say anything on ths subject.”>>Ah okay. Do you
remember what subject that was?>>Yes, racism.
>>Uuuhhh!!>>Do you define yourself
as a white cis man?>>No, not at all.
>>Ah, that makes a difference.>>I feel totally German. I am also German.
I have Aryan ancestors, the passport with a Gestapo
stamp in my aunt’s keeping. It’s all there,
but I don’t give myself the illusion that anyone sees anything other
than something “middle eastern”. That’s why I don’t need
to define myself as white. But I was already
discriminated as a white person, because others online, because they were
too lazy or their display was too small only have seen: “Ahh Florian, he’s
not allowed to comment on the topic.” I think if I say something wrong, I want to be informed about that
– no matter by whom. If I say something anti Black, then you can tell me that too.
Or you. Or you. It doesn’t has to be her.
>>That would be okay. Nobody said that.>>I think if we look in this hierarchy. Oahh, I don’t like it,
but that’s the way it is.>>No matter what I say, if I make a mistake,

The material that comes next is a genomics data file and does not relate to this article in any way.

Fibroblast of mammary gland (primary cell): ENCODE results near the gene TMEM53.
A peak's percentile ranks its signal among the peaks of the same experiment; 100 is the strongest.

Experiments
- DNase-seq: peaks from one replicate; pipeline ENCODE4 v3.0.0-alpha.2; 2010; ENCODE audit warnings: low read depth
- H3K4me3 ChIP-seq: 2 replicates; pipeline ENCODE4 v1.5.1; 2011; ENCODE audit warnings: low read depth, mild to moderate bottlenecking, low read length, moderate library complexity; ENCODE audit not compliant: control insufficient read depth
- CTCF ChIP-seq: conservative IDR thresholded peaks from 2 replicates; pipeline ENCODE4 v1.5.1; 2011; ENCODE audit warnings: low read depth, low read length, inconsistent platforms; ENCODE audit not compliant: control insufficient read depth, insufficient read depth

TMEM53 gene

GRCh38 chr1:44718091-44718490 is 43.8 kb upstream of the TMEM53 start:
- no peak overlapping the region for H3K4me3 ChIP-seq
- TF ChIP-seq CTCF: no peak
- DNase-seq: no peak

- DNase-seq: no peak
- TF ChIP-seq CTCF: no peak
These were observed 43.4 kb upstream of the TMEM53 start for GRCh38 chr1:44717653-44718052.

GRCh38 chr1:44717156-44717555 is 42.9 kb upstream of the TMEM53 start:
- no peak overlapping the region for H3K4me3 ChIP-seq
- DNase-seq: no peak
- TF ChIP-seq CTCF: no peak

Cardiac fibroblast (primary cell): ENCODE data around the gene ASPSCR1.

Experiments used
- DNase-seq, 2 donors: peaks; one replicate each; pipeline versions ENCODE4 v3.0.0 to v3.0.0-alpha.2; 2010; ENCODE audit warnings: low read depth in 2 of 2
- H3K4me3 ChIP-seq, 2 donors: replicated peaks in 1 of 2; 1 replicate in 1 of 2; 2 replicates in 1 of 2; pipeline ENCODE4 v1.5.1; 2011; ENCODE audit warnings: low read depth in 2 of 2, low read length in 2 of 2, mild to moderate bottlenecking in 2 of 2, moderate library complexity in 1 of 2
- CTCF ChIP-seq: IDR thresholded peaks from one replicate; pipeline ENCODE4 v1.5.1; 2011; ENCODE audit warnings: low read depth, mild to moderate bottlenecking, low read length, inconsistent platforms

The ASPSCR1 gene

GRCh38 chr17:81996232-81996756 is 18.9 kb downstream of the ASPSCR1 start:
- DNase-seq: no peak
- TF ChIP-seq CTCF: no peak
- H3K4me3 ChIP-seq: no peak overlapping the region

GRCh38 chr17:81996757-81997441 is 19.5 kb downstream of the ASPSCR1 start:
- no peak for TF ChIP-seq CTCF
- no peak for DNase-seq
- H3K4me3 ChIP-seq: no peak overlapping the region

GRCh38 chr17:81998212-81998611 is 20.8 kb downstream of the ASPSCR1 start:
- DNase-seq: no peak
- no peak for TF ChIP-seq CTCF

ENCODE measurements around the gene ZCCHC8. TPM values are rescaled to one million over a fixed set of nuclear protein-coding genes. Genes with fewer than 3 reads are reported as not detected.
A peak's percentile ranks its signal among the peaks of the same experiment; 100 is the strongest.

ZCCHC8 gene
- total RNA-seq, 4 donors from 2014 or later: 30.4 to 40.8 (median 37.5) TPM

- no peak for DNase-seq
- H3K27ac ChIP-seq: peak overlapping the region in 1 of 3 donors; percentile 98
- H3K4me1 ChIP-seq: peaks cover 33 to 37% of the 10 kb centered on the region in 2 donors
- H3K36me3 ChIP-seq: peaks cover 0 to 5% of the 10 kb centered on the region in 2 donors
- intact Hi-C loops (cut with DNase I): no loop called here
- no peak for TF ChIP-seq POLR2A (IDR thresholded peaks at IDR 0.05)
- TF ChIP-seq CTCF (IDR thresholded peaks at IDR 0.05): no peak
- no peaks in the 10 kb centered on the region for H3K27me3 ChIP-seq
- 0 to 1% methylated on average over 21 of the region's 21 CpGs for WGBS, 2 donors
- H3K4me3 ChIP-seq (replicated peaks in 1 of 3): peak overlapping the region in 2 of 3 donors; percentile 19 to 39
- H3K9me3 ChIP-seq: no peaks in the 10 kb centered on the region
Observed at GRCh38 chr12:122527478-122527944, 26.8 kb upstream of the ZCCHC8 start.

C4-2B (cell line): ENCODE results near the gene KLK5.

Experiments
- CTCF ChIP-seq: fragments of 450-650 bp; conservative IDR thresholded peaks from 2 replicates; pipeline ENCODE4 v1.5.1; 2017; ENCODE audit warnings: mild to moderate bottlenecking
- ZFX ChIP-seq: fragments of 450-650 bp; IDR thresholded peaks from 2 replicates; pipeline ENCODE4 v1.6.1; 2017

everyone should inform me about that. I want everyone to point out my mistakes
and I also point out everyone’s mistakes, even if they’re not from my sub-community, because my whole
community is the humankind and if anyone behaves shitty,
I have the right to say something. For example in Islam, we have
the power to prevent injustice, either with the hand,
with the tongue or with the heart. Currently, the world is free and
I can intervene with my tongue. We still have this luck that we don’t
have to lose our heart in injustice. I still want to keep call everyone out
who fucks up. I’ll do that!>>But it’s not like everyone can
do that always and everywhere. There are power relations on this world
and not everyone can say something. I don’t know who else
is working in that campaign. I imagine Black people and PoCs
already had problems with this company and may have tried to boycott it.